The painting tilted Ynys Mon depicted the village of Rhoscolyn in Anglesey with a farmer and dog walking on a lane. It was offered at The Welsh Sale at Rogers Jones in Cardiff on July 24 (the buyer’s premium was 22%).
It came to auction from a Welsh vendor whose parents bought it in c.1982 from Tegfryn Gallery in Anglesey (they acquired it the day after the artist had delivered it to the dealership). The 19.75 x 3ft 7in (50cm x 1.1m) oil on canvas shows the village chapel to the centre and it is a rare example of a landscape by the artist featuring buildings so prominently.
Prior to the sale the auction house had described it as “one of the best Kyffin Williams oils we have offered”.
Estimated at £50,000-70,000, it drew a strong commission bid in advance as well as interest on the day from two clients from London, one a dealer and the other a collector. As the price rose, a Welsh collector bidding online via thesaleroom.com entered the fray but they ended up as the underbidder as the gavel eventually fell at £62,000 to the commission bidder. The buyer was an existing client of Rogers Jones based in the south of England but with fond childhood memories of the village of Rhoscolyn – he was even christened in the chapel featured in the painting.
The price eclipsed the £60,000 hammer price that the auction house achieved for Fox Shoot in 2016.
WORLD RECORD AT CARDIFF AUCTION HOUSE— Rogers Jones & Co (@RogersJonesCo1) July 25, 2021
Yesterday this Kyffin Williams sold for a new world record price of £62K
It was initially destined for a London auction house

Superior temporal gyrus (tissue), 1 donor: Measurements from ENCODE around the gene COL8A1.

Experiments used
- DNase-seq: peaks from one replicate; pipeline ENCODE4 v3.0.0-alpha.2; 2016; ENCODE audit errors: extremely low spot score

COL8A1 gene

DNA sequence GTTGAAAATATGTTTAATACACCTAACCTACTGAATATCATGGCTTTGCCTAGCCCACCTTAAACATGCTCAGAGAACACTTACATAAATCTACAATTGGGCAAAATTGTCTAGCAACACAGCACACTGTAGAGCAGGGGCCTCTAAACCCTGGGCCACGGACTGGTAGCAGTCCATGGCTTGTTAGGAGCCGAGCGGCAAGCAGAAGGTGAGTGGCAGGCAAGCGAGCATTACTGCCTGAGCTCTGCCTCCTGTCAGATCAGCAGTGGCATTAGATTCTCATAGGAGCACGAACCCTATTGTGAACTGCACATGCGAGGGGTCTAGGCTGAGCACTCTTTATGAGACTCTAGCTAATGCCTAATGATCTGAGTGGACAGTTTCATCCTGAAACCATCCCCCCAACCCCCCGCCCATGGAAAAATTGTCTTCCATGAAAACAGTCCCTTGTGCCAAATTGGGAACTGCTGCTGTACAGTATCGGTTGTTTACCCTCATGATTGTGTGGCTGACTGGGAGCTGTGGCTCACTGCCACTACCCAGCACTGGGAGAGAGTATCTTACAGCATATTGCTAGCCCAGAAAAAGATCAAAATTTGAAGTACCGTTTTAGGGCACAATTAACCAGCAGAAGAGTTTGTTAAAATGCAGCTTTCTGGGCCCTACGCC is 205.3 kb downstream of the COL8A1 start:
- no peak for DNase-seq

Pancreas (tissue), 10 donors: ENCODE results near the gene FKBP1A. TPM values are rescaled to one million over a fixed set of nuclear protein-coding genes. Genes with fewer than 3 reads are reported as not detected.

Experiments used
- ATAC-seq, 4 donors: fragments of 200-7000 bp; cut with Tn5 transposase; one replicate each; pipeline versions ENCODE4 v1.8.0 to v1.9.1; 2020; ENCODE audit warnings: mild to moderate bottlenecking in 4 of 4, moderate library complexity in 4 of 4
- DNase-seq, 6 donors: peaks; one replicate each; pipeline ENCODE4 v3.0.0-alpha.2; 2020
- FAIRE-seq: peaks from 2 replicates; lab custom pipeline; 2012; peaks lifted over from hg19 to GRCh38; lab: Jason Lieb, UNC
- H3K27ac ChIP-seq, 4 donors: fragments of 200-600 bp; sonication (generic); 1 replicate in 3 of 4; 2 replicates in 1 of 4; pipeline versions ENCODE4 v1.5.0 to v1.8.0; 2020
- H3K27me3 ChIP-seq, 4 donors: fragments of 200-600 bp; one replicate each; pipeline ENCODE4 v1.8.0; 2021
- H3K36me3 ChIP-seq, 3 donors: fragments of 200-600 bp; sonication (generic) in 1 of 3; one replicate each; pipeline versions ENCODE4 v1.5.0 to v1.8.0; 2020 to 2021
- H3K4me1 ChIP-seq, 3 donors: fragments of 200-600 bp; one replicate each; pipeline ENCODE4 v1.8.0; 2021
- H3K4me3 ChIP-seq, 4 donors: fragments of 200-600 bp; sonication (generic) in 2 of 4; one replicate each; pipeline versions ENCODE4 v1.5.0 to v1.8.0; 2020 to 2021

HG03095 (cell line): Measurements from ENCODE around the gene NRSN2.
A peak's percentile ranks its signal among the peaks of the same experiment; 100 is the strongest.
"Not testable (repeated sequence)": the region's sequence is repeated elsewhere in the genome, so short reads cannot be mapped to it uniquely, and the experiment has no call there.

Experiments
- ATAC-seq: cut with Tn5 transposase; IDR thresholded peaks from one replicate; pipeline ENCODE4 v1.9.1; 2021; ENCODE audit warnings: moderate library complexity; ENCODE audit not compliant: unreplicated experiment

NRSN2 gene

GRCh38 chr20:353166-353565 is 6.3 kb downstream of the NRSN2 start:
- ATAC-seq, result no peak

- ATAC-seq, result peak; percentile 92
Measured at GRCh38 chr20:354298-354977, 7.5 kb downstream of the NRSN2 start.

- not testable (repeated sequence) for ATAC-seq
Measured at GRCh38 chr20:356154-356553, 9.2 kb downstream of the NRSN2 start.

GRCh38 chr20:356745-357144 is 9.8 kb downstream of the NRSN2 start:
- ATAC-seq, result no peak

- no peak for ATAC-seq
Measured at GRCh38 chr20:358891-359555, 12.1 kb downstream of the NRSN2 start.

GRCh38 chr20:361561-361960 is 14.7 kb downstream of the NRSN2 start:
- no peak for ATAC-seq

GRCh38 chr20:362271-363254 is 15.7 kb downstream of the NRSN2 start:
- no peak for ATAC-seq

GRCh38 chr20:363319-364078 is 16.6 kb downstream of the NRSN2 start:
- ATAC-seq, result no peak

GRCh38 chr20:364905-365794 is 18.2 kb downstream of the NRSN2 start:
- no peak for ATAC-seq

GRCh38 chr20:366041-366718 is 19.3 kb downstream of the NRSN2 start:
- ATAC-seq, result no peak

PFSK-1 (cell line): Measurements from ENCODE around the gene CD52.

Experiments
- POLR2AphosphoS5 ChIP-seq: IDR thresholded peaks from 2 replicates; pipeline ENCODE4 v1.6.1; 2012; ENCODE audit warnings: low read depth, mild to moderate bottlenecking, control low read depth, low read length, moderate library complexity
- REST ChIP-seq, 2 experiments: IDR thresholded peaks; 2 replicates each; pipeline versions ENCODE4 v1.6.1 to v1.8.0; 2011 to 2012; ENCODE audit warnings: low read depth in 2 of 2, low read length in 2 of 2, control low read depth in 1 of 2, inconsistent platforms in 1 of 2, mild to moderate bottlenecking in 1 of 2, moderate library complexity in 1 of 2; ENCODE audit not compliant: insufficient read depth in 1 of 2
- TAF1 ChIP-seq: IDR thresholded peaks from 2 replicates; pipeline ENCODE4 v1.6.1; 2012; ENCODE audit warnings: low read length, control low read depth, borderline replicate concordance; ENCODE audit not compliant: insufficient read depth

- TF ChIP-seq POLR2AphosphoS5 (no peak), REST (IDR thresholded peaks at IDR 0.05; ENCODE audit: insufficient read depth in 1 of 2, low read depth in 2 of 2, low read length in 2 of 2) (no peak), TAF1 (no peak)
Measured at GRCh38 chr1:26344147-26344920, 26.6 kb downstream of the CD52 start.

Don’t let anyone tell you Welsh businesses cannot compete on the international stage
@ATG_Editorial 🏴 pic.twitter.com/bziZ6Qzehz
Partner and auctioneer at the saleroom Ben Rogers Jones told ATG: “The painting was on its way to one of the large London auction houses but fortunately the vendor saw one of our social media posts about Sir Kyffin after very successful results for the artist in The Welsh Sale in April this year.
“The owner saw the sense of offering the picture in Wales instead, and was impressed by our recent prices, coupled with our specialist knowledge and vast experience with the artist. She also commented that supporting local Welsh business was important to her.”
Rogers Jones felt that the “maximum exposure” provided by pitching the consignment to specialist Welsh collectors and buyers with connections to Wales proved decisive. “Many such collectors are not on the radar of London-based auction houses,” he added.
Sir Kyffin Williams is arguably the most important name in the modern Welsh art market and works appear with great regularity at auction.
His paintings are highly familiar in terms of style, technique, subject and composition but the wide format, bright colouring, and presence of figures in the foreground and identifiable landmarks in the background here made it somewhat different from the normally muted green and brown tonal pictures that commonly appear.
The provenance and market freshness were also factors in its favour commercially.